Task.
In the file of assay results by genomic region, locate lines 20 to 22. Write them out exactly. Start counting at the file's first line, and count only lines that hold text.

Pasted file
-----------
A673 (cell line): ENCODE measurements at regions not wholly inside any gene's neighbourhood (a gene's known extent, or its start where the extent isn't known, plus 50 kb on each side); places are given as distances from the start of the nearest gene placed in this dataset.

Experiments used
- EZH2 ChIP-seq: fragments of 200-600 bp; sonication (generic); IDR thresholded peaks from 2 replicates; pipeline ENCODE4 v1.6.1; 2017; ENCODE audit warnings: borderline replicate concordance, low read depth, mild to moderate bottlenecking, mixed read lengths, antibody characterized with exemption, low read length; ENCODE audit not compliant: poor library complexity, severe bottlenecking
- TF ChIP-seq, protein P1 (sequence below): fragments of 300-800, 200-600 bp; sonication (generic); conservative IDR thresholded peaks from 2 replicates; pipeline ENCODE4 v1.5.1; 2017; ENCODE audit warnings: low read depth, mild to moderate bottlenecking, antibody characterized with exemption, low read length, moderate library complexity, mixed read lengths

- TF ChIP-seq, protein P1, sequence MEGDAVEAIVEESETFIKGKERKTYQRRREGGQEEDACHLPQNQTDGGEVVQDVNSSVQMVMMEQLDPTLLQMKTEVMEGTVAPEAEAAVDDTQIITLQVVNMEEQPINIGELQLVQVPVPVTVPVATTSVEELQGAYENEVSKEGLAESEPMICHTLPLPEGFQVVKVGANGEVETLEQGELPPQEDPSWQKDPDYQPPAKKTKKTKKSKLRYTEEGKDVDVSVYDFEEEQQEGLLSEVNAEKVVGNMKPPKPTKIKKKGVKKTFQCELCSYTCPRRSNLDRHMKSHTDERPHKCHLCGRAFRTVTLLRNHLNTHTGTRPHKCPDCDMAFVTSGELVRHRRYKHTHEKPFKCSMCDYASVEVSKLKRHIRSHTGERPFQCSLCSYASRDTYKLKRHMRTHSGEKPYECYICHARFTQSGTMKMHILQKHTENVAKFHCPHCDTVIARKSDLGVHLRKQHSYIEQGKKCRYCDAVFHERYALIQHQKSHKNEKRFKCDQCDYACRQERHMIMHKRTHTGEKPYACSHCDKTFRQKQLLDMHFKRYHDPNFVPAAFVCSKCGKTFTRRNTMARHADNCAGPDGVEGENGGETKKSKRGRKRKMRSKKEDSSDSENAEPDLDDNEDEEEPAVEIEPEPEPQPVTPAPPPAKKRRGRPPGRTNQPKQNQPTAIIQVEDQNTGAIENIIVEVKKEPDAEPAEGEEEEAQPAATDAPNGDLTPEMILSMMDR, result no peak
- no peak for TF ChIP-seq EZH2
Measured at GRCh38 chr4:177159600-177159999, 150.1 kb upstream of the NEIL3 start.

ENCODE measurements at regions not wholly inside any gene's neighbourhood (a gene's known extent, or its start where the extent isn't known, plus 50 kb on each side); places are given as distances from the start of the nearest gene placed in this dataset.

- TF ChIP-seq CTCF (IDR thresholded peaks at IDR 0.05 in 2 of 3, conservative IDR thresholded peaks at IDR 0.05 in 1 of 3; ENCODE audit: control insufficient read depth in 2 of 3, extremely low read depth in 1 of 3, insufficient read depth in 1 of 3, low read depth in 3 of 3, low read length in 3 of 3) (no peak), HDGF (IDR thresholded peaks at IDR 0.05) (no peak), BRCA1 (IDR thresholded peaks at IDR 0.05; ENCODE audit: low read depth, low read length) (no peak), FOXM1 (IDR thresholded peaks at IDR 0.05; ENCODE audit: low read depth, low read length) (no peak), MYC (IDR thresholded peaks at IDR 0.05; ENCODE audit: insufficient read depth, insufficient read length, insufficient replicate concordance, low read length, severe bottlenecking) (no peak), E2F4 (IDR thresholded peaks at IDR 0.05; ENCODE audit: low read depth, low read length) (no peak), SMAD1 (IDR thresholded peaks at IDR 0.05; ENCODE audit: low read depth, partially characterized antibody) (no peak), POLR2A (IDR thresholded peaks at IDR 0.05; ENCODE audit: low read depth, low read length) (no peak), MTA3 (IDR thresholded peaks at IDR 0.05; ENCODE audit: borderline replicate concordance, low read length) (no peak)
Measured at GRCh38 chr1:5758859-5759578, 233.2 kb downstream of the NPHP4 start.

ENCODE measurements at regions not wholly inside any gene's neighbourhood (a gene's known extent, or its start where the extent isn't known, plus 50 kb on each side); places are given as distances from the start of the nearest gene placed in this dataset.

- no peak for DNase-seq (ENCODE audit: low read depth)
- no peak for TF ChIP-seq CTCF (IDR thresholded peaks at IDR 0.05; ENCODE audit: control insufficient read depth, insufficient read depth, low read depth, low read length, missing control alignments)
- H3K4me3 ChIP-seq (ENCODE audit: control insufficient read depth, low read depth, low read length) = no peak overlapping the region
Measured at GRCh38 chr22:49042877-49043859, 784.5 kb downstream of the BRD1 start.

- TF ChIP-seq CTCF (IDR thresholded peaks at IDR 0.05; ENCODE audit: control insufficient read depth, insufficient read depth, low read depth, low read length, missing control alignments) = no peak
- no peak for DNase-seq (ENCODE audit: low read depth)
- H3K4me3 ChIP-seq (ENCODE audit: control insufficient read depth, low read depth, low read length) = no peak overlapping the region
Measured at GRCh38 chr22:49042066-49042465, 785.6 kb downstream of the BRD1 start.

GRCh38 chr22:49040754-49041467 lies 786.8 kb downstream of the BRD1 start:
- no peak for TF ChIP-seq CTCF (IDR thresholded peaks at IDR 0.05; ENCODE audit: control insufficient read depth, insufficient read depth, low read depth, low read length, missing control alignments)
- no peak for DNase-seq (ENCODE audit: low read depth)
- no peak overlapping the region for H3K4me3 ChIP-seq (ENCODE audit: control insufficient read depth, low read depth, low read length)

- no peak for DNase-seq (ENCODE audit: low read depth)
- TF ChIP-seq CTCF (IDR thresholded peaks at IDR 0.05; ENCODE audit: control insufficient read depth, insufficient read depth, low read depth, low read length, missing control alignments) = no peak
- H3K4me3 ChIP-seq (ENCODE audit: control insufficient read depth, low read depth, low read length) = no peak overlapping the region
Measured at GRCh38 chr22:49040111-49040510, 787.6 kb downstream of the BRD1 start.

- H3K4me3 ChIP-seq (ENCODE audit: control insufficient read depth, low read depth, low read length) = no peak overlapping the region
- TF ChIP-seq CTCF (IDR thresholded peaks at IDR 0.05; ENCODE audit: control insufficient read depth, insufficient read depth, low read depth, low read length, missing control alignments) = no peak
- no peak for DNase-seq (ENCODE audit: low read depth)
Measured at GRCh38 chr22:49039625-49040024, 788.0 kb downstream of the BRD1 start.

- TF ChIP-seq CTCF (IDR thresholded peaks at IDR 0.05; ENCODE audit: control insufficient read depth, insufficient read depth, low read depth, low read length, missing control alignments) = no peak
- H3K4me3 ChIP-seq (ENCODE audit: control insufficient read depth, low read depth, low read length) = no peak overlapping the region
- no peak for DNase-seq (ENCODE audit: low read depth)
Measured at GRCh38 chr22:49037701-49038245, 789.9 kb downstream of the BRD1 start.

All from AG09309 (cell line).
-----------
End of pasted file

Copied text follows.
GRCh38 chr22:49040754-49041467 lies 786.8 kb downstream of the BRD1 start:
- no peak for TF ChIP-seq CTCF (IDR thresholded peaks at IDR 0.05; ENCODE audit: control insufficient read depth, insufficient read depth, low read depth, low read length, missing control alignments)
- no peak for DNase-seq (ENCODE audit: low read depth)